River Toad, Rough Toad, Giant Asian Toad, Kodok Buduk Sungal, Kodok Puru Besar
Species Description: Gravenhorst, J. L. C. 1829. Deliciae Musei Zoologici Vratislaviensis. Fasciculus primus. Chelonios et Batrachia. Leipzig: Leopold Voss.
© 2003 Pierre-Yves Vaucher (1 of 19)
Bufo asper tadpoles are small, reaching 12-15 mm before metamorphosis. The body is oval and somewhat flattened. The tail is leaf-shaped, rounded with a narrow tip. The lower lip is quite wide (Inger and Stuebing 2005), with the cuplike mouth enabling the tadpole to adhere to the bottom substrate in flowing water (Iskandar 1998). The denticle formula is II/III. Tadpole coloration is either all black or dark brown (Iskandar 1998).
Distribution and Habitat
Country distribution from AmphibiaWeb's database: Brunei Darussalam, Indonesia, Malaysia, Myanmar, Thailand, Viet Nam
Malaysian region distribution from AmphibiaWeb's database: Peninsular Malaysia, Sabah, Sarawak
Life History, Abundance, Activity, and Special Behaviors
Bufo asper adults do not move much on a given day (Inger and Stuebing 2005). However, these toads have been found to show net movement (distance between the point of first and last capture over a given time period) of up to 465 m over a period of 180 days (Inger 2003). It has been hypothesized that this vagility may have allowed Bufo asper to disperse between the continent and Borneo over relatively short periods of sea regression during the Pleistocene (Inger 2003).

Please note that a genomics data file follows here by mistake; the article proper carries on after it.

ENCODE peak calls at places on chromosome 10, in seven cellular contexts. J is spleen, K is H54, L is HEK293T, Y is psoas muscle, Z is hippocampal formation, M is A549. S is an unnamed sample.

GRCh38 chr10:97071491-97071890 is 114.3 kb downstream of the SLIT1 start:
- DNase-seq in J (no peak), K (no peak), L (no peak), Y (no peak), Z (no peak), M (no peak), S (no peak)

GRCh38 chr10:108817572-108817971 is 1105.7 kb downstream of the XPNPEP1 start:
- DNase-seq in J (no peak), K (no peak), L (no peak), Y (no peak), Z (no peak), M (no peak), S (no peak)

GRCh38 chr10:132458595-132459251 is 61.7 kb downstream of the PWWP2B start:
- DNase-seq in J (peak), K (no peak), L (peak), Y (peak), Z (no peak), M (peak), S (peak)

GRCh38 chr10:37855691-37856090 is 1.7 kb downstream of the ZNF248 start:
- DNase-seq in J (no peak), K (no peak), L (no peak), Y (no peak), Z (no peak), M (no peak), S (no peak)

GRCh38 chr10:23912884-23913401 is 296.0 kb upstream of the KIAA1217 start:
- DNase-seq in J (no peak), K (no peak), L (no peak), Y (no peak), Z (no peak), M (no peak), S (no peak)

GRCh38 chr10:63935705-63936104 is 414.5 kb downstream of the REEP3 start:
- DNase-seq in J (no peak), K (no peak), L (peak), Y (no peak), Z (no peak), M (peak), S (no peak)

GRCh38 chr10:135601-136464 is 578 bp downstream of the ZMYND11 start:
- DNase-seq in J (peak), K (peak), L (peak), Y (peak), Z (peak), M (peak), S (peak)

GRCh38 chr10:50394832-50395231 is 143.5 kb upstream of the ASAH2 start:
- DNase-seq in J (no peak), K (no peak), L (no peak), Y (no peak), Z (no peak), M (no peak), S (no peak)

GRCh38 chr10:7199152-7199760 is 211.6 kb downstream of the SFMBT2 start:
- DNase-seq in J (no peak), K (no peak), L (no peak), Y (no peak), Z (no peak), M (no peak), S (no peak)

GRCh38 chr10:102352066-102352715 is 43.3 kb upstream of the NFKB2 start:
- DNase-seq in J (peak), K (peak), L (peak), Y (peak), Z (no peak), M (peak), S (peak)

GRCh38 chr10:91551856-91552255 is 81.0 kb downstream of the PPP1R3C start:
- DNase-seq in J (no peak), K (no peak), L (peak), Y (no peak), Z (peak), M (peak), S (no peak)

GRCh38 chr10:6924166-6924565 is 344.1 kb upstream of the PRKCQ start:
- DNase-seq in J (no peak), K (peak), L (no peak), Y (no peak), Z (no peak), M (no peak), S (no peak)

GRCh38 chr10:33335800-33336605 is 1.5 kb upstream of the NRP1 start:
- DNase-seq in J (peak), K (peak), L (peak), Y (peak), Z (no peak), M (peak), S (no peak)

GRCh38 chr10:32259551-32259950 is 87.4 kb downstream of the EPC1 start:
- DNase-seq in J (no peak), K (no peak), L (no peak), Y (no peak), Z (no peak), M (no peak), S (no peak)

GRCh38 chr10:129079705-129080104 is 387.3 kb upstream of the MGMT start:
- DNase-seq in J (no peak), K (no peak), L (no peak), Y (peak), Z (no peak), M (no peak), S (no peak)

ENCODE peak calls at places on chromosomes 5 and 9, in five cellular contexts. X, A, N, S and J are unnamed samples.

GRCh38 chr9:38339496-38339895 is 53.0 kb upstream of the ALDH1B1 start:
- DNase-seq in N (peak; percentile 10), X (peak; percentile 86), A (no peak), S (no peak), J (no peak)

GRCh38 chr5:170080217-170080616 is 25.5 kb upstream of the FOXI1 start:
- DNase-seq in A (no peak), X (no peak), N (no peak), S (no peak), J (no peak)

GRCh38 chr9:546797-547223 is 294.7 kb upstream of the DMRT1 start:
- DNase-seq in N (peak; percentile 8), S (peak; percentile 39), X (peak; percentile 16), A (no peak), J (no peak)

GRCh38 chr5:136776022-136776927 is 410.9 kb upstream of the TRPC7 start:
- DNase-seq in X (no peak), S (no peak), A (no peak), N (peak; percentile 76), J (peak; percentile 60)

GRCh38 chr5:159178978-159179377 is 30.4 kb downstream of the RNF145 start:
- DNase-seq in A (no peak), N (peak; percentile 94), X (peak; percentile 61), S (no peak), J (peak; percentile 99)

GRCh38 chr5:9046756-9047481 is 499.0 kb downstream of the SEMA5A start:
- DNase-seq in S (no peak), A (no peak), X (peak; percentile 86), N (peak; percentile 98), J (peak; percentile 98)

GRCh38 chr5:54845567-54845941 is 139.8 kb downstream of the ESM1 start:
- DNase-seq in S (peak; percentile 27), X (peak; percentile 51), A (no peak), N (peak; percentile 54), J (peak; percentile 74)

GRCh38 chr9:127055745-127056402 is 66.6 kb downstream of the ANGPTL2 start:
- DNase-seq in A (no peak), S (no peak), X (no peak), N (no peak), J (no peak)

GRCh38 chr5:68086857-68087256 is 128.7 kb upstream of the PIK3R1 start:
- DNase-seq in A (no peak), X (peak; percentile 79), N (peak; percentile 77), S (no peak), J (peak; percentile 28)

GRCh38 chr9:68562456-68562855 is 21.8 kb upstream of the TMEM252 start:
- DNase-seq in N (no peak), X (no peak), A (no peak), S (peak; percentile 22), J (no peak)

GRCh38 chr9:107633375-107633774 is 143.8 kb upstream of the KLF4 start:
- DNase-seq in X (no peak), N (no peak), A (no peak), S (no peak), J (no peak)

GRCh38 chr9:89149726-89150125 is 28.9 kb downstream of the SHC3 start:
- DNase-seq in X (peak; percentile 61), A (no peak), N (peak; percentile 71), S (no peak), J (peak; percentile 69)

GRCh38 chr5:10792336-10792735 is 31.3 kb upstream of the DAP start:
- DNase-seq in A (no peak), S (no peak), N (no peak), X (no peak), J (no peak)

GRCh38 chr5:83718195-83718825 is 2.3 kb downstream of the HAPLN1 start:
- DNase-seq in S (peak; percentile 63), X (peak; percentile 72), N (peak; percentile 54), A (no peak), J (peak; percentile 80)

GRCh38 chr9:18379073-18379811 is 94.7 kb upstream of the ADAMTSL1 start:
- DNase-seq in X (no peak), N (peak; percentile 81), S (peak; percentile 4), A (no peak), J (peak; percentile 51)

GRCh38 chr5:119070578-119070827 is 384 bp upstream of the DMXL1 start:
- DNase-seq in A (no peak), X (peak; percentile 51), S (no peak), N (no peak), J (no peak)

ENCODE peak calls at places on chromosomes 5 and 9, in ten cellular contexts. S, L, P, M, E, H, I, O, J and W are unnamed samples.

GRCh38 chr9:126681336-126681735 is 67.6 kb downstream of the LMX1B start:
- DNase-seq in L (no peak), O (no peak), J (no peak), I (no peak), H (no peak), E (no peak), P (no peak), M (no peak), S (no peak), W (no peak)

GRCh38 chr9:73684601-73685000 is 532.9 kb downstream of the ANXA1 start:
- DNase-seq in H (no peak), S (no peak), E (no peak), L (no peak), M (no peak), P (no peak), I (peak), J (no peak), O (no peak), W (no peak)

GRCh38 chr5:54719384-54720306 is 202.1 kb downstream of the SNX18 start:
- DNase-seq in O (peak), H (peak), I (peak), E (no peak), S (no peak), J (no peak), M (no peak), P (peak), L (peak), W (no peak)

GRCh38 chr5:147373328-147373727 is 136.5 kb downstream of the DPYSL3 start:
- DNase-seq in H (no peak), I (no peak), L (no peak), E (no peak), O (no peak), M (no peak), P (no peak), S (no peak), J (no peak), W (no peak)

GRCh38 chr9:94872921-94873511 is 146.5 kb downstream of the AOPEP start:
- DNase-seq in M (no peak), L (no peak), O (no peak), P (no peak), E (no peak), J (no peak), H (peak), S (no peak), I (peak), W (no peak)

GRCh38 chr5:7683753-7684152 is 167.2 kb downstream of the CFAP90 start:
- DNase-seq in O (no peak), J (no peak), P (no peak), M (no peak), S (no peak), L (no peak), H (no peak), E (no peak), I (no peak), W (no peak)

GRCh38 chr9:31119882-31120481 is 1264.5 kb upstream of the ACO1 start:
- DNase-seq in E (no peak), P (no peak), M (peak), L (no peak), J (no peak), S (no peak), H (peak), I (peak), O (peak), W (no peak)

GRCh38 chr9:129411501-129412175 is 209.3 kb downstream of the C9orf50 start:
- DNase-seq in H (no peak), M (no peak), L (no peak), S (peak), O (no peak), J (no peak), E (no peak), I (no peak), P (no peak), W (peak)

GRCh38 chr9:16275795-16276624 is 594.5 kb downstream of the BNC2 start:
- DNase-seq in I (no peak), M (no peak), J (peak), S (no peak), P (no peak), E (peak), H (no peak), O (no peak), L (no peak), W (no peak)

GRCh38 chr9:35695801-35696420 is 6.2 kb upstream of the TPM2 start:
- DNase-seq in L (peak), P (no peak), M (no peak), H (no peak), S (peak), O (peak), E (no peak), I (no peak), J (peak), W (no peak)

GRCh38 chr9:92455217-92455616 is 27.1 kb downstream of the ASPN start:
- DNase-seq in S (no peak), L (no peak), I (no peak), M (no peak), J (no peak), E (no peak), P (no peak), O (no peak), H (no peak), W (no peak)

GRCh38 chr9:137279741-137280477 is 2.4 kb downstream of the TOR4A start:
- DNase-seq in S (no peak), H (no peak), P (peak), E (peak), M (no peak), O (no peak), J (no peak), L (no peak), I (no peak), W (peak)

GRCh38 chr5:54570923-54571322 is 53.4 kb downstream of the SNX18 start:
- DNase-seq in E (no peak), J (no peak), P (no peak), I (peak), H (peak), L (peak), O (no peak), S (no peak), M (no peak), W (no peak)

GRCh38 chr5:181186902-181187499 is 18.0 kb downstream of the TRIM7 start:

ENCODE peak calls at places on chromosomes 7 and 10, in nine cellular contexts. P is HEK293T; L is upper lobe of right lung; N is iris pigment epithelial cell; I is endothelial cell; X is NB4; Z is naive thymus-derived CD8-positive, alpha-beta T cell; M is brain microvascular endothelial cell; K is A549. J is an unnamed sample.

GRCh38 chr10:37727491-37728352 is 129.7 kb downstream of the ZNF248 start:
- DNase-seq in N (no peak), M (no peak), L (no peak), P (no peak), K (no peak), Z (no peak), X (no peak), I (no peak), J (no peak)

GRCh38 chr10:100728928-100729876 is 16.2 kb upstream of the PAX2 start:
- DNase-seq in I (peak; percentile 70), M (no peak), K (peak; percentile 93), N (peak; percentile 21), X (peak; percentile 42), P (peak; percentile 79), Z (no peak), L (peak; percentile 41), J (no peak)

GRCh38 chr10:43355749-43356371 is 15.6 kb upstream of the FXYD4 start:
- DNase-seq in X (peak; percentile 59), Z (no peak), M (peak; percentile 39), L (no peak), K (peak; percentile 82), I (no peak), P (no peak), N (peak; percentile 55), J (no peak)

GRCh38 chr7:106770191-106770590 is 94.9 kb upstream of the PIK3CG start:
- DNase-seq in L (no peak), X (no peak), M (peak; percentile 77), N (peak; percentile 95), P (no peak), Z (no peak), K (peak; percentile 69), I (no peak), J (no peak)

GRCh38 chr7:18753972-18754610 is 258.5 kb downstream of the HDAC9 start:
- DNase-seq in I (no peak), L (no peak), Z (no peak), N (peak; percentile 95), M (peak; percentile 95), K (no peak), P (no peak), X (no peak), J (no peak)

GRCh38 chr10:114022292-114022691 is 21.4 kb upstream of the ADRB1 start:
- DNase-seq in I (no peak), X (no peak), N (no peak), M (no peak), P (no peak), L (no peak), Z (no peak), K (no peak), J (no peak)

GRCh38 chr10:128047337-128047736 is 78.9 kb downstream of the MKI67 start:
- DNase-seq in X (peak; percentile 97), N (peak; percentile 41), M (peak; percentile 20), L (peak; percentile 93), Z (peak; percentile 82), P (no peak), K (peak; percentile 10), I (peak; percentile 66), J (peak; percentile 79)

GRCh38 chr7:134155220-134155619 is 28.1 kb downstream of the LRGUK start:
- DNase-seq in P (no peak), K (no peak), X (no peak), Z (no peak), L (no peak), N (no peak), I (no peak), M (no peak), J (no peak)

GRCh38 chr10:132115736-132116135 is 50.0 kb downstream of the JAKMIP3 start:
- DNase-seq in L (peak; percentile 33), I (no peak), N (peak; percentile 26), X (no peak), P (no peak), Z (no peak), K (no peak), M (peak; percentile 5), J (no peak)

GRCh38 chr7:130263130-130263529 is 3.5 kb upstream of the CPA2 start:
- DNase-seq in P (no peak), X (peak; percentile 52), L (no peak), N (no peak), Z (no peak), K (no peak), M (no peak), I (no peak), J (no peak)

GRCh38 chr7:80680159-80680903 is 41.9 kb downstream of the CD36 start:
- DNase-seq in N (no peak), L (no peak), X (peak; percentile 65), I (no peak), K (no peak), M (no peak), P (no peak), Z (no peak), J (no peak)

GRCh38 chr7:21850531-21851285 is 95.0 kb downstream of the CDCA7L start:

Trends and Threats
Relation to Humans
Possible reasons for amphibian decline
General habitat alteration and loss
The diploid chromosome number is 22, with five pairs of large chromosomes and six pairs of smaller chromosomes (Iskandar 1998).
Daly, J. W., Noimai, N., Kongkathip, B., Kongkathip, N., Wilham, J. M., Garraffo, H. M., Kaneko, T., Spande, T. F., Ninit, Y., Nabhitabhata, J., and Chan-Ard, T. (2004). ''Biologically active substances from amphibians: preliminary studies on anurans from twenty-one genera of Thailand.'' Toxicon, 44, 805-815.
Emerson, S. B., and Hess, D. L. (1996). ''The role of androgens in opportunistic breeding tropical frogs.'' General and Comparative Endocrinology, 103, 220-230.
IUCN, Conservation International, and NatureServe. (2006). Global Amphibian Assessment: Bufo asper. www.globalamphibians.org. Accessed on 23 November 2007.
Inger, R. F. (1969). ''Organization of communities of frogs along small rain forest streams in Sarawak.'' Journal of Animal Ecology, 38, 123-148.
Inger, R. F. (2003). ''Sampling biodiversity in Bornean frogs.'' The Natural History Journal of Chulalongkorn University, 3(1), 9-15.
Inger, R. F. and Bacon, J. P. (1968). ''Annual reproduction and clutch size in rain forest frogs from Sarawak.'' Copeia, 1968, 602-606.
Inger, R. F. and Stuebing, R. B. (2005). A Field Guide to the Frogs of Borneo, 2nd edition. Natural History Publications (Borneo), Kota Kinabalu.
Inger, R. F., Voris, H. K., and Voris, H. H. (1974). ''Genetic variation and population ecology of some Southeast Asian frogs of the genus Bufo and Rana.'' Biochemical Genetics, 12(2), 121-145.
Iskandar, D. T. (1998). The Amphibians of Java and Bali. Research and Development Centre for Biology-LIPI, Bogor, Indonesia.
Nguyen, V. S., Ho, C. T., and Nguyen, T. Q. (2005). A Checklist of the Amphibians and Reptiles of Vietnam. Nha Xuat Ban Nong Nghiep, Hanoi, Vietnam.
Written by Janel Marcelino (janel_m AT berkeley.edu), AmphibiaWeb intern
First submitted 2006-04-06
Edited by Kellie Whittaker (2014-10-29)
Species Account Citation: AmphibiaWeb 2014 Phrynoidis aspera: River Toad <http://amphibiaweb.org/species/110> University of California, Berkeley, CA, USA. Accessed Dec 4, 2016.
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Citation: AmphibiaWeb. 2016. <http://amphibiaweb.org> University of California, Berkeley, CA, USA. Accessed 4 Dec 2016.
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